Lakeland, Florida isn’t America’s most happening city. It’s not constantly in the news for any particular reason, nor does it boast the presence of sports teams that would otherwise generate the city some form of publicity. However, it’s a different story at the city’s Lakeland Linder Regional Airport. If you pay attention, you might just spot the most peculiar sight- dozens of military aircraft parked on a private ramp at the small airport, away from the general aviation terminals. No, Lakeland Linder doesn’t host any aircraft of the US military’s reserve or National Guard units, but it does function as the home of the largest private air force in the world- Draken International.
Dissimilar air combat training (DACT for short) isn’t something especially new or revolutionary to the field of military aviation. It’s been in existence in some form or another since the 1950s with the Navy’s former Fleet Air Gunnery Units, and moving forward with the establishment of TOPGUN in California, and later on, the Air Force’s own weapons program in Nevada. That’s not saying that it isn’t especially important. In Vietnam, American fighter pilots were sorely outclassed between 1965-1968 by the North Vietnamese MiG pilots sent up to challenge them in aerial battle, mostly due to a lack of air combat maneuvering training (i.e. dogfighting) against aircraft with different performance characteristics. Thankfully, after the commissioning of the Ault Report, the US Navy quickly adopted a DACT program (i.e. TOPGUN) that saw graduates from said program display immediate positive results upon their return to the front lines. Over the past twenty years, however, thanks to budget cuts and changing missions, the US Department of Defense has had to reduce its internal organic adversary support component, thus lowering the amount of training American fighter pilots have against platforms that match the capabilities and handling of potential enemy aircraft.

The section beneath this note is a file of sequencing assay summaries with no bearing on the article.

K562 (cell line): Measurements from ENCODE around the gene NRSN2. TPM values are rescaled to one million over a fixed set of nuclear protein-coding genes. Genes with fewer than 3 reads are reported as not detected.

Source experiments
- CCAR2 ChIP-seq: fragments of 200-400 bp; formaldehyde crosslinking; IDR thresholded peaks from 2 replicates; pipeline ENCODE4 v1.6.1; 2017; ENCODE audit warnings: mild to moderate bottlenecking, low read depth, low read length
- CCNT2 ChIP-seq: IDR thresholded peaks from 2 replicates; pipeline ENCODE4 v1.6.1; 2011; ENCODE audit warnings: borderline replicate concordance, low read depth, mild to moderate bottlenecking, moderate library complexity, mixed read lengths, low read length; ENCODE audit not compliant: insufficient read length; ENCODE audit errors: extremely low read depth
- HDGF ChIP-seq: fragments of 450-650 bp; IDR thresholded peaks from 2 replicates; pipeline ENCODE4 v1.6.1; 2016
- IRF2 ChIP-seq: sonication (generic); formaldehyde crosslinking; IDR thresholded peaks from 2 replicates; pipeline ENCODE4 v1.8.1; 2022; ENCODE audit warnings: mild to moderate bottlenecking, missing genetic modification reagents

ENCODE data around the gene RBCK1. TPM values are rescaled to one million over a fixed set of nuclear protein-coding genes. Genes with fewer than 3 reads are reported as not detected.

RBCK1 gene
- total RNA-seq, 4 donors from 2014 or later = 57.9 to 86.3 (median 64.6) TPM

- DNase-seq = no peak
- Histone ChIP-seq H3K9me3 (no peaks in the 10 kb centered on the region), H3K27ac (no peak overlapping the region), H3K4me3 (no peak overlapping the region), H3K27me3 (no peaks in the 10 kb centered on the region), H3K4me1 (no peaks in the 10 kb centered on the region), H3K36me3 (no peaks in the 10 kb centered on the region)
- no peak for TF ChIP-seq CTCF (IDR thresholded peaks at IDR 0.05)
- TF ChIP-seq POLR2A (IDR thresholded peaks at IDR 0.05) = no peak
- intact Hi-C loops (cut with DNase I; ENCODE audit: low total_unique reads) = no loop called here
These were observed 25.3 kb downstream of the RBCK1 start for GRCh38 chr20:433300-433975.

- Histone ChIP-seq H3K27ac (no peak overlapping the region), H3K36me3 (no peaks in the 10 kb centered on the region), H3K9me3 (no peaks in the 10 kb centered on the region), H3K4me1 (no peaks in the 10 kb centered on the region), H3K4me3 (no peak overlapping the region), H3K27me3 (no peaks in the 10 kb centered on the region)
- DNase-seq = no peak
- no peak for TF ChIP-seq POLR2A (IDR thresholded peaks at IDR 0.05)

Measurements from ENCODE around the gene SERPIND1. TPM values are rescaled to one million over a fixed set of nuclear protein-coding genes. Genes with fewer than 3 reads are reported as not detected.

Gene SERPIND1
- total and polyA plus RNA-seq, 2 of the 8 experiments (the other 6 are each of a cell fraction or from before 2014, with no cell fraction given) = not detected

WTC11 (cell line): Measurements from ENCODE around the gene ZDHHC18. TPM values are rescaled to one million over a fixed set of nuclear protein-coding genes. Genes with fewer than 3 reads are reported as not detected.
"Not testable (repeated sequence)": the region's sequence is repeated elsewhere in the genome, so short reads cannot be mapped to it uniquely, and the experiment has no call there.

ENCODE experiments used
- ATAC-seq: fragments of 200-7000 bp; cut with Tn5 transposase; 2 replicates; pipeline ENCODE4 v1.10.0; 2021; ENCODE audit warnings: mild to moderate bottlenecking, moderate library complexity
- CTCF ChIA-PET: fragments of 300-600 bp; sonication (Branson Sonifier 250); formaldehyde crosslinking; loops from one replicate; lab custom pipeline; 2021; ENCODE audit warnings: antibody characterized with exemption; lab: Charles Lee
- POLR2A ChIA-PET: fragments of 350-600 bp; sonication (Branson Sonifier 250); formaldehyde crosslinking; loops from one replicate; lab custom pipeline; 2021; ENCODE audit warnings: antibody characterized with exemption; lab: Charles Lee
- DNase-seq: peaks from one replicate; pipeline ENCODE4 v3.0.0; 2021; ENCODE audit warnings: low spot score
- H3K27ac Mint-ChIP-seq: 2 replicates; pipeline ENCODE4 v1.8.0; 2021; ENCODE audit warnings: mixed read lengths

At that point, it became more feasible for the DoD to tender contracts for adversary support to smaller private organizations which maintained small fleets of older fighters, purchased upon their retirement by foreign air forces and flown by experienced Air Force, Navy and Marine Corps aviators. So in that regard, Draken’s actually fairly new to the game, having only been formed in 2011; a mere four years ago. But that’s not saying that they’re a minor league show in any way. To be the world’s largest private air force, you have to field aircraft of the type, and to that end, Draken has a growing roster of 78 fighter jets and trainers with its futuristic logo painted onto their dark green and black fuselages.
Included on Draken’s inventory list are 27 MiG-21 Fishbed supersonic fighters; the very same aircraft American pilots have been tangling with since Vietnam. Cheap to produce, relatively reliable and easy to fly, the Soviet-era Fishbed has served with several air forces throughout the world, even to this day. Draken’s MiG-21bis/MF/UM jets are all modified to help better simulate air-to-air and cruise missile threats. It just so happens that Draken also operates one of the most advanced fleets of A-4 Skyhawks in the world. In 2012, the company purchased a batch of eight A-4K and three A-4Ls from the government of New Zealand, all of which were mothballed and put into storage in 2001 by the Royal New Zealand Air Force after it was decided to eliminate the RNZAF’s fast-jet capabilities. Under Project Kahu, beginning in 1986, the RNZAF had its A-4s refitted with Westinghouse AN/APG-66 radars, a full glass cockpit setup, modernized datalinking, a brand new navigational system, and the ability to carry (and deploy) current generation air-to-air and air-to-ground smart munitions. On top of that, the Draken air wing is rounded off by five Aero L-39 Albatrosses, nine Aermacchi MB-339CB trainers (also purchased from the RNZAF), and 28 L-159E Advanced Light Combat Aircraft.
According to their official website, Draken is staffed by former “USAF Weapons School Instructors, Fighter Weapons School Graduates, TOP GUN Instructors, US Navy Aggressors, Air Liaison Officers, Thunderbirds Demonstration Pilots, and FAC-A Instructors”. Though they exist to provide DACT, threat simulation, JTAC (Joint Terminal Attack Controller) training and a slew of other non-combat services to the US military (and potentially European air forces, pending the establishment of a base of operations in Europe), I’m pretty sure Draken could actually wipe out the aerial component of a small country and provide light/close air support if they were ever given the opportunity to do so.